CHALLENGE: Capacity Building

Volunteers working with Beneficial State Bank nonprofit client to stuff school supply bags and dental kits for children.

The greatest capacity building challenge that nonprofits face is a shortage of staff and talent. In one interview, an Executive Director revealed: “The dark side or shadow to nonprofits is that they compete for talent. The sector has a challenging time sourcing professionals because the pay isn’t competitive. And there’s a lot of turnover between like organizations.”

In learning about the talent shortage, I thought that this was yet another reason why volunteering plays such an important role. While this may be true, I discovered that volunteering can also be problematic. In fact, multiple interviewees expressed that one-time volunteering habits are often something nonprofits “endured.” Yikes!

Interviewees expressed that when it comes to Board of Director positions, board members can be harmful when they apply the exact same principles and strategy of their own businesses to the nonprofit they’re serving on. Instead, the organization should be treated as a unique entity with different resources, operations, and purpose.

Nonprofit leadership can also create problems with board service. While on a mission to find a board member to a) amplify their mission and b) fulfill legal requirements, it’s not uncommon to lure business leaders into serving on a board under false pretenses. Often they’ll frame the opportunity as one that “won’t be that much work!” The fib that board service is a small undertaking is hugely destructive to organizations and their potential. In doing this, nonprofits automatically diminish the huge responsibility it is to serve on a board. If you’re a current or future board member, be ready and willing for a significant commitment.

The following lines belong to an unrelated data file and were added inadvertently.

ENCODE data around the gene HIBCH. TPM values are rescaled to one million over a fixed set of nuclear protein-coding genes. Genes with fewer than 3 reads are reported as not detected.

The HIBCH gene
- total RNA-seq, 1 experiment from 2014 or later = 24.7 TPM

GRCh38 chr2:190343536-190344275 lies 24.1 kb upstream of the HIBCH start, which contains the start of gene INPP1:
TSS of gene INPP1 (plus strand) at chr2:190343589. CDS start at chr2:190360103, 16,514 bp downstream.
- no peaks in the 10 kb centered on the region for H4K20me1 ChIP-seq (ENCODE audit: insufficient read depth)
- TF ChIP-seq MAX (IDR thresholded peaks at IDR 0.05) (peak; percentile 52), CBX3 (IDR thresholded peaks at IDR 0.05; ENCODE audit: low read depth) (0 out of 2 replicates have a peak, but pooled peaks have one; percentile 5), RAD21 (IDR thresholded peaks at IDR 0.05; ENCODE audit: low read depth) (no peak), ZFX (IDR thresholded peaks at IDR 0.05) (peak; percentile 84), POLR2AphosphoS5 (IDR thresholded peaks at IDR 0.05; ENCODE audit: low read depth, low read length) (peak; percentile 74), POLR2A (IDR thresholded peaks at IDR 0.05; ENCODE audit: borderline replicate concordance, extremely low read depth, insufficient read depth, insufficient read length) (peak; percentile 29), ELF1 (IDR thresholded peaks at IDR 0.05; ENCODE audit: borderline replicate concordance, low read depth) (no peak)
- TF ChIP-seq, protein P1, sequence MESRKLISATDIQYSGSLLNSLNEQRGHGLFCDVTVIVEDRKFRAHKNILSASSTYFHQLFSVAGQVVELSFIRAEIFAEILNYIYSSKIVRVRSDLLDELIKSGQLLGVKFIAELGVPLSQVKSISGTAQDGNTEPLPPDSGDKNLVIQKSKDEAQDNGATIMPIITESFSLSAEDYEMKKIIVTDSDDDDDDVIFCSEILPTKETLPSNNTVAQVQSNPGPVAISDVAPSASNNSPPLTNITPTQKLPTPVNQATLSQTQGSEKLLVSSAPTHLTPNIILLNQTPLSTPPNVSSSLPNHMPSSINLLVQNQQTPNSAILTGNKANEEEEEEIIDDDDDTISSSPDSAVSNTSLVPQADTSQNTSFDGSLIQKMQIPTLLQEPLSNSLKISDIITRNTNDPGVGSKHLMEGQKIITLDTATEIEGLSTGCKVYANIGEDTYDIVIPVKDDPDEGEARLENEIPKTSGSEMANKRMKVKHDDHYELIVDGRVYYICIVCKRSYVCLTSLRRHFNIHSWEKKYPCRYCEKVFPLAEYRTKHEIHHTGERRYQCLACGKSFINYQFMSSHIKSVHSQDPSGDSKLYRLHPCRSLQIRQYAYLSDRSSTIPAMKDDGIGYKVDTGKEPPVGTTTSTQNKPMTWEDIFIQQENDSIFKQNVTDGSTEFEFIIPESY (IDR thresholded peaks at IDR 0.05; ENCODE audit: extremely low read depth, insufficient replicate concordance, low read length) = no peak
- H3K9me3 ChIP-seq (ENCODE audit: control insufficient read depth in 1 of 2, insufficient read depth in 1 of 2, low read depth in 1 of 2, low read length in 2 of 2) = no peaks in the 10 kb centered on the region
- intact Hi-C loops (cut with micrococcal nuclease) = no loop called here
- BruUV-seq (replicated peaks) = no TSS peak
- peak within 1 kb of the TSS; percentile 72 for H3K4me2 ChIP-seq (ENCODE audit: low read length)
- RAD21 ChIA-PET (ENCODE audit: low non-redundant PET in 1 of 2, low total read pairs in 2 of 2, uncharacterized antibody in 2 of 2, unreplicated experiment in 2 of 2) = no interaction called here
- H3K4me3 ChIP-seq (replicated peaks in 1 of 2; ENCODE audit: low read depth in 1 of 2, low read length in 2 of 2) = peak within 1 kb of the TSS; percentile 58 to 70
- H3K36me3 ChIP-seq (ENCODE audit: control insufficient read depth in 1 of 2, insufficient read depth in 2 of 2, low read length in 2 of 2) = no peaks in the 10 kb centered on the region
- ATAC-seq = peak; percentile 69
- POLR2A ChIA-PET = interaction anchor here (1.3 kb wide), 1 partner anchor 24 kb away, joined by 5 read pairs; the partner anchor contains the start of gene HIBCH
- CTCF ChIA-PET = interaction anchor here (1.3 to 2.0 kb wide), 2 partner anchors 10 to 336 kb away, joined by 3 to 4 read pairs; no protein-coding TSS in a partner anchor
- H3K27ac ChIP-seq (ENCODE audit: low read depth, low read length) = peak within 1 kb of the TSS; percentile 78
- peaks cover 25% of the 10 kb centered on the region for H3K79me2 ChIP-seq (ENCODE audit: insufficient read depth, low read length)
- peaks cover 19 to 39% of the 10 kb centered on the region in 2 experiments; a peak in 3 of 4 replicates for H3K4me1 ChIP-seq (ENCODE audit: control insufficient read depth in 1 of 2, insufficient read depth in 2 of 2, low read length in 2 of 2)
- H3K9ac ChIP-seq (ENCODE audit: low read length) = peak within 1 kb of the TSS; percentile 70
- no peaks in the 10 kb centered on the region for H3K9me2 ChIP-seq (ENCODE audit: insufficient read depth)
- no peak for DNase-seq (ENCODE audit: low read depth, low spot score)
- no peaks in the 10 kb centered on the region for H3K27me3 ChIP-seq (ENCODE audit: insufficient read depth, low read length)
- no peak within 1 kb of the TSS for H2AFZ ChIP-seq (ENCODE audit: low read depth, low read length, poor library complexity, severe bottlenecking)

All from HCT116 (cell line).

• Update your company’s volunteer hours strategy to encourage long-term service & formal partnership capacities. Some companies are known to compensate employees’ time for up to 40 hours / year.
  • As a volunteer, ditch any thinking that you might “know what’s best” for the nonprofits you’re serving.
  • Consider how your business can count civic engagement as volunteerism. How is it defined in your policy?
  • Like many behavioral patterns, there’s a gap between people wanting to volunteer and actually doing it. If you must, address stagnant volunteerism at your company by organizing a group outing where people can volunteer together. Making it a regular habit will hopefully outweigh any drain it might have on a nonprofit.

“Nonprofits are at the forefront of understanding and addressing social and economic disparities.” – Nonprofit Association of Oregon

CHALLENGE: Nonprofit Displacement

The second greatest capacity building challenge nonprofits face is lack of space and equipment. Nonprofits in urban areas are increasingly being forced to move, or combine offices with two to three other organizations due to rising rents. Why not purchase a building? It’s challenging for nonprofits skating by on their annual budget to set aside savings towards a down payment towards a building purchase. Oftentimes, the majority of nonprofits (who are under $100,000 in annual revenues) don’t have not any collateral to begin with. The cycle of nonprofit displacement is a real issue that’s costly, and exacerbates stress and employee turnover.


  • If your company’s based in an urban area with rising rents, consider renting space or equipment to a nonprofit at a more affordable rate.

CHALLENGE: Equity Work

Equity can be roughly defined as allocating money and systemic support to the communities who have been marginalized and systematically discriminated against to level the playing field for all. Vu Le, a comedic nonprofit thought leader and the Executive Director of Rainier Valley Corps defines equity on his popular blog here.